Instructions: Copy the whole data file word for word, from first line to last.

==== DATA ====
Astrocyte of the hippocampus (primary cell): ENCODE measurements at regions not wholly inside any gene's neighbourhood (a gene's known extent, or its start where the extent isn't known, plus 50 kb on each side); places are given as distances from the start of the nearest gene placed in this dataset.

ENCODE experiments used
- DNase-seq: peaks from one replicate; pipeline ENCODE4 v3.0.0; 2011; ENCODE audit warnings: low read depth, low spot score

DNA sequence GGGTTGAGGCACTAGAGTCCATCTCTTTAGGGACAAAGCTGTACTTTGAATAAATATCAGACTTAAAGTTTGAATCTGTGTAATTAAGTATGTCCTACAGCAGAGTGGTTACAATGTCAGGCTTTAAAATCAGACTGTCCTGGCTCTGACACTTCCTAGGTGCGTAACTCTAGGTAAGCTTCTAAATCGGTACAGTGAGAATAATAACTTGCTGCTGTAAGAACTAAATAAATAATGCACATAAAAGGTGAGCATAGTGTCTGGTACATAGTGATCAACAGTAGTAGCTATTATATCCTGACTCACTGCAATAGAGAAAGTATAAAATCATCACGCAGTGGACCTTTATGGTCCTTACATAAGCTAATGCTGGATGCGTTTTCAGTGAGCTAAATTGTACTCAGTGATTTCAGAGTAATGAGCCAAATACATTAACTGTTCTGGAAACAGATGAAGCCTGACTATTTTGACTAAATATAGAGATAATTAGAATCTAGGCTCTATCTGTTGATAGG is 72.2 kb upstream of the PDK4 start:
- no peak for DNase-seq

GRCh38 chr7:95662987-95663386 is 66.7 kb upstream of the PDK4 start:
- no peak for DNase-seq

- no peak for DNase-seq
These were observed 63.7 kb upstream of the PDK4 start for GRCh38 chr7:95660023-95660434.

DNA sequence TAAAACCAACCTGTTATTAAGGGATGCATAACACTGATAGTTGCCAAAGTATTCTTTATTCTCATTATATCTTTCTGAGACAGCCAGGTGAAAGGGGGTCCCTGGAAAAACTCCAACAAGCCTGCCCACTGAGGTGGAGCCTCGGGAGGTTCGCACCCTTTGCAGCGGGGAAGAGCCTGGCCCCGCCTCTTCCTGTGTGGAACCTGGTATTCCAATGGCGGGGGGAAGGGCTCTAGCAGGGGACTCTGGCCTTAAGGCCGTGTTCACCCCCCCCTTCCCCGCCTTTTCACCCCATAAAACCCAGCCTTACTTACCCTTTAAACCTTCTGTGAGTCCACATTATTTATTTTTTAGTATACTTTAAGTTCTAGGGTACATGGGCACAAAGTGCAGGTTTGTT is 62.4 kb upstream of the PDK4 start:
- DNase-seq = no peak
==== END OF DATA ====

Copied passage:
Astrocyte of the hippocampus (primary cell): ENCODE measurements at regions not wholly inside any gene's neighbourhood (a gene's known extent, or its start where the extent isn't known, plus 50 kb on each side); places are given as distances from the start of the nearest gene placed in this dataset.

ENCODE experiments used
- DNase-seq: peaks from one replicate; pipeline ENCODE4 v3.0.0; 2011; ENCODE audit warnings: low read depth, low spot score

DNA sequence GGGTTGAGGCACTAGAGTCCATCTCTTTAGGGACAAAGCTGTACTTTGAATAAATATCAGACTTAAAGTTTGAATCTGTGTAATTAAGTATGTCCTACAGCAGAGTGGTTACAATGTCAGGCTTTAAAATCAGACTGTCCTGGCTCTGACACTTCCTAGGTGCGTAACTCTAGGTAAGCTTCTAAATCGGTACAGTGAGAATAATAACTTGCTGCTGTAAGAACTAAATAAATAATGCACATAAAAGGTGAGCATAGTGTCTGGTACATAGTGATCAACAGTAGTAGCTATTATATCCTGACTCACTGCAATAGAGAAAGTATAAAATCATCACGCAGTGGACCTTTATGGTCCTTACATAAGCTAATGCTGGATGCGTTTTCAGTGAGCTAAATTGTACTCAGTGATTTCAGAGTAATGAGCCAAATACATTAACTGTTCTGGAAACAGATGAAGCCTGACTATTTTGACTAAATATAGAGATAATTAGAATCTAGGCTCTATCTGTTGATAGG is 72.2 kb upstream of the PDK4 start:
- no peak for DNase-seq

GRCh38 chr7:95662987-95663386 is 66.7 kb upstream of the PDK4 start:
- no peak for DNase-seq

- no peak for DNase-seq
These were observed 63.7 kb upstream of the PDK4 start for GRCh38 chr7:95660023-95660434.

DNA sequence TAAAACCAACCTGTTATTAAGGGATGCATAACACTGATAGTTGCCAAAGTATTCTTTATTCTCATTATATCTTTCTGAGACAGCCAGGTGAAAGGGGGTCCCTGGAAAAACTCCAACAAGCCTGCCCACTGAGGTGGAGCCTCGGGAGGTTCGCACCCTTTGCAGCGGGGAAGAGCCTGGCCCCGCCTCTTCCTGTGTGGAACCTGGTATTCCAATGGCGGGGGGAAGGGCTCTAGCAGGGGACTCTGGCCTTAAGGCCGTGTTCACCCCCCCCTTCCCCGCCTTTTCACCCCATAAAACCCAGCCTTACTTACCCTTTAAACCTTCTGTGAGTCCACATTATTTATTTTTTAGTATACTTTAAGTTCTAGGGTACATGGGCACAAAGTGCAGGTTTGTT is 62.4 kb upstream of the PDK4 start:
- DNase-seq = no peak